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Category Archives: Early Stage
We will still see the world as it is, of course. But we will be able to add layers. Layers can give us information like the ratings of a restaurant we see or night vision or heat vision, or little flying arrows showing the direction and speed of the wind. Layers can also give us controls like interacting with vending machines or unlocking your car, or saving a good bottle of wine.
It will be very cool.
Things have changed since I wrote about this in 2002, but I wasn’t completely wrong: The Etherface
Wikipedia anything you see. Add people you meet to your contact list with context. Users generate content. API lets developers add controls.
Facebook has been leading a cult of companies avoiding IPOs. The claim is that the cost of regulation and transparency is unnecessary and inefficient. Private markets like Second Market have grown tremendously. This may be all wrong, and let’s hope so.
The IPO of LinkedIn demonstrated a public premium: public markets offered a higher valuation than the private markets did. Valuations can be higher because discount rates are lower. Think about it: public investors get maybe 15% in a strong year. Private Equity investors are organized around discount rates of 20% or higher. If your discount rate is so high, future profits are simply not worth as much.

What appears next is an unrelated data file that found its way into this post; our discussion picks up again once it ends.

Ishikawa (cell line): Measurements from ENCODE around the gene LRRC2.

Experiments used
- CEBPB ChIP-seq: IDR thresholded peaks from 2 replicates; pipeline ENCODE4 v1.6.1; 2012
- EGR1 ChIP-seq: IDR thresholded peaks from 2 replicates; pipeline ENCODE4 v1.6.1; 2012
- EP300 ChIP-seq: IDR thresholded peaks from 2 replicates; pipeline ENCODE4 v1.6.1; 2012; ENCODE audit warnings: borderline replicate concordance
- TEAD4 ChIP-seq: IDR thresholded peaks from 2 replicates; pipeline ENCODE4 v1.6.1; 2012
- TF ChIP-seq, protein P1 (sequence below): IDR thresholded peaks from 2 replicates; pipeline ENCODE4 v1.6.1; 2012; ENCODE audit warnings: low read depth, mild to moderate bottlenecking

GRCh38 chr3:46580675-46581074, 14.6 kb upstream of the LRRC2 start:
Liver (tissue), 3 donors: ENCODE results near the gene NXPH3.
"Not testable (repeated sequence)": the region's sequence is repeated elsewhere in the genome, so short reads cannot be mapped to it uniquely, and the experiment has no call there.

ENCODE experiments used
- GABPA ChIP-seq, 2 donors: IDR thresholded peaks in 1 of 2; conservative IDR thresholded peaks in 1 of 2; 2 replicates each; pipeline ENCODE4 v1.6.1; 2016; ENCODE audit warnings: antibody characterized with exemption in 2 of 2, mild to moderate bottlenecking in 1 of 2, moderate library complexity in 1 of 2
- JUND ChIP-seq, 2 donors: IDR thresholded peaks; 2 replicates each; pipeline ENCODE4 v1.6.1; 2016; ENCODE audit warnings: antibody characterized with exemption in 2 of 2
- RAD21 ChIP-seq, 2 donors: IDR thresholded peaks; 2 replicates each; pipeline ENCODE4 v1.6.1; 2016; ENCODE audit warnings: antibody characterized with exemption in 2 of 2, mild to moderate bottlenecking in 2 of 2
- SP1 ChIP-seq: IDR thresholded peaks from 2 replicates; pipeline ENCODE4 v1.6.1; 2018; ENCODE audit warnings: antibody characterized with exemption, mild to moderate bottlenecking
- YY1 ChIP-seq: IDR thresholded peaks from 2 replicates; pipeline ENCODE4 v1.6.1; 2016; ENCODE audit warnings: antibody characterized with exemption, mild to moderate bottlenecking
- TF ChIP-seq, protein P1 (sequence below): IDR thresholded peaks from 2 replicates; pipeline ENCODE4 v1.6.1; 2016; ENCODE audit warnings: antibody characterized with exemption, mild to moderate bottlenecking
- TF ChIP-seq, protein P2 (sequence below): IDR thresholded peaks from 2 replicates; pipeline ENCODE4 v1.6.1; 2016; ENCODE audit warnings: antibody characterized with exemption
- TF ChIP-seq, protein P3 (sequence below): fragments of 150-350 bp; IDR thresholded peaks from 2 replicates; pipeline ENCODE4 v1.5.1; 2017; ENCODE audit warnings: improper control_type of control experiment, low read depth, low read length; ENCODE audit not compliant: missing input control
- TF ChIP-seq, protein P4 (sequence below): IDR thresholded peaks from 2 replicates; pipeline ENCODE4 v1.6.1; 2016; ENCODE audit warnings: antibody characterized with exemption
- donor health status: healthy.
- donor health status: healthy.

There is another important reason for a public premium: regulated standards of conduct and transparency. When owners (shareholders) are more informed and confident, risk is reduced and value goes up.
The reason to hope this is the case is for the public good. If IPOs and public listings are shown to be a rational — because the cost of compliance is less than the valuation premium — then more companies will be public and capitalism will be more broadly accessible. Also, this will lead to higher overall investment rates and stronger economic growth.
The information age has transformed the economy. The financial service industry has been a tremendous beneficiary with huge financial rewards for innovation and engineering. The financial services sector grew to at least 2nd largest in the US on at least 2 occasions, and that’s not counting banking and securities brokerage*.
Financial engineering created such large returns in the investment industry that it absorbed a large number of top talent from the global workforce for a generation. The industrial world, through automation and logistics applications has changed, too, but not like the financial markets.
Financial engineering has matured and the breakthroughs for systemic outperformance and securitization are harder to find. There is still obvious room to improve how to tailor services for individuals, but you know what I’m saying. Rather than choosing to innovate in the financial services, more engineers will see the best opportunities in industry.
And that gets me to the point: As the information age matures, I think we will see that financial engineering will give way to industrial logic as the most powerful force in the economy. Now that capital is being allocated so efficiently, productivity gains will increasingly come from industrial logic: information systems tied to production and services.
APIs** will be a catalyst for industrial communications. Companies can become part of a global network of improving efficiency, production, services, and innovation.
Reading my Clay Shirkey book from Christmas has me all optimistic.
Happy New Year. Get back to work,